It’s something to ponder. There’s a lot more that goes into our subconscious reality than we realize. If you constantly see negative stories (unemployment, credit card scams, identity theft) right next to tales of lavish lifestyles and celebrity weddings, it will inadvertently cause you to feel slightly depressed. Coincidentally (?) there is an advertisement right next to the story with some product that will make you feel great/happy/satisfied.

My point, you now wonder. Read stories with little advertisement. Watch less television. Interact with real people. Get involved in your neighborhood/town so you personally know what’s going on. Teach these things to your children.

You know, I tried to make this a lighter entry. I was going to poke fun at Kanye and try to be funny. Maybe make you laugh out loud. But no, I had to go and get serious. And instead of going back to edit what I wrote so you would never know of this ramble, I will leave it. It’s real and it wanted to come out for some reason.

But on the lighter note, I leave you with Kanye. Because damn this clip makes me gawk every single time I see it. I really can’t believe he said this to an unsuspecting nation. It’s priceless. LOL.

http://www.youtube.com/watch?v=9pVTrnxCZaQ

(Wish I could just insert the video, but for some reason, the blog won’t let me)

Saintly Faith

I wrote a few entries ago about how I’m trying to understand my own version of faith. There are a few recent situations that have caused maturation in this process.

The first occurred on December 7, 2009 when my second niece, Catherine Grace Marcotte, was born.

My sister Meggan was diagnosed on October 10 (our deceased grandmother’s birthday) with the news that she was a high-risk pregnancy case. She had very little–if not, zero—ambiotic fluid in her womb. She would have to be on extreme bed rest and if she reached 24 weeks, she would be admitted into the hospital for monitoring.

Well she did make it to 24 weeks. In fact she made it all the way to 27 weeks before she went into labor.

Catherine was born around sunrise on the morning of our great-grandmother’s 94th birthday. The 2.5 pound miracle was  immediately admitted to the NICU.

During Meggan’s recovery, her high-risk doctor told us just how miraculous Catherine’s birth was. She said she had never been so impressed with a little baby. With how little fluid Meggan had, the fact that Catherine came out so strong and healthy was amazing.

I still have yet to see Catherine. She is still in the NICU and now weighs 4.1 pounds. She was taken off of the oxygen tube just two days ago. At this rate, she will be home in a month.

I know these kinds of births happen often. But when you witness the preciousness of life first-hand, it makes you wonder just how delicate things are pieced together. It really wowed me as to how so many people from Rayne prayed for Meggan and supported them through this difficult phase.  It was a beauty to witness.

On an almost completely different plane, the New Orleans Saints have proven the longevity of the fruition process of faith.

After 40 years, they have finally won an NFC Championship and are headed to their first Super Bowl.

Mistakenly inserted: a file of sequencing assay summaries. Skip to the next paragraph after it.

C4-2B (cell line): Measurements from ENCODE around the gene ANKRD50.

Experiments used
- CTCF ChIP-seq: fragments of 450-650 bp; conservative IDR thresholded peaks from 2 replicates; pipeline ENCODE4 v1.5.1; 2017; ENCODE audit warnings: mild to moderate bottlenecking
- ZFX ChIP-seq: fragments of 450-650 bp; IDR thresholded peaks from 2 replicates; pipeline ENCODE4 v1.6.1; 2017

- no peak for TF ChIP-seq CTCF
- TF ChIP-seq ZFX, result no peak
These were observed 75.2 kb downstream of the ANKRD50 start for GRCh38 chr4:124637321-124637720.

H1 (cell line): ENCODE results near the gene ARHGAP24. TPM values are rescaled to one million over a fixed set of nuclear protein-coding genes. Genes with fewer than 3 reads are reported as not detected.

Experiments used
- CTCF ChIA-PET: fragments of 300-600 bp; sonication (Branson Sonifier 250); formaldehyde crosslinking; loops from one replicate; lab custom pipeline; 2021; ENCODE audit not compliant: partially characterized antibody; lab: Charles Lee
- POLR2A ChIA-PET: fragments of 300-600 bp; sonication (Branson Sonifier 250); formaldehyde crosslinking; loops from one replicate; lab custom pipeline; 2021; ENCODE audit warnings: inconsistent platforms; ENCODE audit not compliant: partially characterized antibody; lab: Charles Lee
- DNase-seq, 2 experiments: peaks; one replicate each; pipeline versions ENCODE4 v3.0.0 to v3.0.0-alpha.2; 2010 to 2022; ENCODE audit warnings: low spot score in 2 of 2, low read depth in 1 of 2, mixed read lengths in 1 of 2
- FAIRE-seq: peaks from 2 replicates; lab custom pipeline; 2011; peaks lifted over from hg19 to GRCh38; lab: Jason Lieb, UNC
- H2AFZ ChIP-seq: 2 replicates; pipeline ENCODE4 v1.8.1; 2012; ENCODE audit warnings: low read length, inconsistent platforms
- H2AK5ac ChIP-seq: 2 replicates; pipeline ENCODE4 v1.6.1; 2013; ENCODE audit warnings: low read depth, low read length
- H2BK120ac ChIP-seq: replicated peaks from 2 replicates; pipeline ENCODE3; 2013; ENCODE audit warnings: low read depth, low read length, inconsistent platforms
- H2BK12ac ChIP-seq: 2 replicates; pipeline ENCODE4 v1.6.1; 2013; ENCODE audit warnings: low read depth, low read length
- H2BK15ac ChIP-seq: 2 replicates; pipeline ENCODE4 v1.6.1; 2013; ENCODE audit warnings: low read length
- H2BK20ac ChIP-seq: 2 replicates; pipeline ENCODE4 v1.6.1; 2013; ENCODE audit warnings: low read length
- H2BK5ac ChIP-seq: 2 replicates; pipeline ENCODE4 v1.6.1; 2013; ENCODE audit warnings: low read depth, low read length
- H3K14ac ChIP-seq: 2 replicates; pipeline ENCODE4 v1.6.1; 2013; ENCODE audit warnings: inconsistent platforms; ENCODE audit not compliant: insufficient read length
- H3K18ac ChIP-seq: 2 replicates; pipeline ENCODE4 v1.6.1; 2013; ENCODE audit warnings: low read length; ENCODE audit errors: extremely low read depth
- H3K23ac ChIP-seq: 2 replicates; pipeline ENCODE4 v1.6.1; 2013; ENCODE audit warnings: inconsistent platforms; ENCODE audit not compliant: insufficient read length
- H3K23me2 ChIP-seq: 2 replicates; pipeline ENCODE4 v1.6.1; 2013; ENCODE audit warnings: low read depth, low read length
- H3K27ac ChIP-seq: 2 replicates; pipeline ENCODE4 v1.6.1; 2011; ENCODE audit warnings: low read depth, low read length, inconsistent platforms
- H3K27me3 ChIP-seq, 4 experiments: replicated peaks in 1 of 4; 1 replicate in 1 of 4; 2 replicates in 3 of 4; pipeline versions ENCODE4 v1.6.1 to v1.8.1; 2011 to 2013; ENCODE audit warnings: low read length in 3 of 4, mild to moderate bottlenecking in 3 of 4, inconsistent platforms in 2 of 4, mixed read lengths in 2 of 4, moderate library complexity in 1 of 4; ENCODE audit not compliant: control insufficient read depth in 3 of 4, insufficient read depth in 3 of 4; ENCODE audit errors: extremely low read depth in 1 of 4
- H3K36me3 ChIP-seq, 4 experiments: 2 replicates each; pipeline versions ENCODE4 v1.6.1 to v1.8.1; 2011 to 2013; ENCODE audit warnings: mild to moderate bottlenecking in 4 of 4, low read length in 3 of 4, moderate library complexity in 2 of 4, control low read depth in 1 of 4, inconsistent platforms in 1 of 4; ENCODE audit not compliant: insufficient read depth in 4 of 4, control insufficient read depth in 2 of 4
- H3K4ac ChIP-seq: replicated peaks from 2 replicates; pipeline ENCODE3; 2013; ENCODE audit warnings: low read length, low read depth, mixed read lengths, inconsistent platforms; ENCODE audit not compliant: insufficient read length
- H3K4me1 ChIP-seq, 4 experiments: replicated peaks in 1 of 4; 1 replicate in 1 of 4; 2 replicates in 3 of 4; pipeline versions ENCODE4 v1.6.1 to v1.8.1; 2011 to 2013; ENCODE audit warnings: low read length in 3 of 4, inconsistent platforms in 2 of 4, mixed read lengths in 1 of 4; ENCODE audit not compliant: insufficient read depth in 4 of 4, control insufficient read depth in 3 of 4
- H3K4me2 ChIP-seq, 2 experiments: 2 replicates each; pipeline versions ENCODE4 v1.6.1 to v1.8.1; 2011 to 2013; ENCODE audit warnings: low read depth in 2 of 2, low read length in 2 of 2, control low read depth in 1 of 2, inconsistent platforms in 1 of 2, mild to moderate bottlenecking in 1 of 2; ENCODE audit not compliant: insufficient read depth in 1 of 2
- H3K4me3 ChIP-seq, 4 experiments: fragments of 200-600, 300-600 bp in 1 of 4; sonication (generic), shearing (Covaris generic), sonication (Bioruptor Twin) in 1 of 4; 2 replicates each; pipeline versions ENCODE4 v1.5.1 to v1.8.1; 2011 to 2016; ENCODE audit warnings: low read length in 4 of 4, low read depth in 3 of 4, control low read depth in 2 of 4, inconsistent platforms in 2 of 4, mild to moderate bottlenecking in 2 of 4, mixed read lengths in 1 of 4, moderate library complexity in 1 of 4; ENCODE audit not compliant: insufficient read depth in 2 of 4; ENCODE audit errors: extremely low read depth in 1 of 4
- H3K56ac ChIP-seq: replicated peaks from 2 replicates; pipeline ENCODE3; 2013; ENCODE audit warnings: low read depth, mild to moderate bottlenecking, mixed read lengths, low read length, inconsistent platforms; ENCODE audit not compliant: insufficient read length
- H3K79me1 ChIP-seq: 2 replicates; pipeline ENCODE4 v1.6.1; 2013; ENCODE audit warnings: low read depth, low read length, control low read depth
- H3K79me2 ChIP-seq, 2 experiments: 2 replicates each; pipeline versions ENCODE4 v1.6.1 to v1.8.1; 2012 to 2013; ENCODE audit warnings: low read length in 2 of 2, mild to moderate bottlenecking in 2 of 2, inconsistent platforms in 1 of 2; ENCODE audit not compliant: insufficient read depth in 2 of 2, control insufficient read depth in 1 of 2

The fans have formed such a bond of unity during this season. I work at a restaurant on Sunday mornings and the vibe was so energetic. To see elderly ladies pulling for the Black & Gold gridiron was a spectacular site.

For the past few months, all you hear is “Who DAT!”. And I live in Lafayette, two hours from the Crescent City.

But Saints fans have existed through all 40 years of shotty seasons, yet they are still ever present and faithful to their patrons.

I feel this is a movement for Louisiana. After devastating hurricanes (Katrina and RITA), we are still here. Happy. Prospering. Even if the rest of the nation can’t see it.

Don’t you think it’s interesting that Yahoo.com released a poll on the happiest states and Louisiana ranked #1?

The media likes to play out devastation, and yes they did highlight the humanitarian acts of people going on air boats to help victims in the 9th Ward, but how much have they focused on the aspect of rebuilding?

George Clooney commented on the Haiti telethon yesterday that we should still donate money over the next few months to help rebuild the country. I totally agree, but what I want to know is how much coverage will still be allotted to the effort? How long before even that is old news?

The point is that many people still focused on all of the negative aspects from the levees breaking. What the media failed to emphasize was that a few weeks later, Hurricane Rita wreaked more havoc on the other side of our state. My sister who just gave birth lived in a FEMA trailer for months while she attended McNeese State University because she lost everything in her apartment in Lake Charles.

That wasn’t shown. It doesn’t really matter to the people here. We just rebuild and have faith that we will make it through. And have a great time while we do it.

I’m starting to see that whatever you have faith in, comes to fruition. It may take 40 years, but it happens. It happens faster in numbers, too.

Maybe we should take notice of what people really put their faith into. It could be an interesting outcome.

Explosions of awakening

I saw light through my closed eye lids and thought it was the sun. It was florescent lights at a gas station.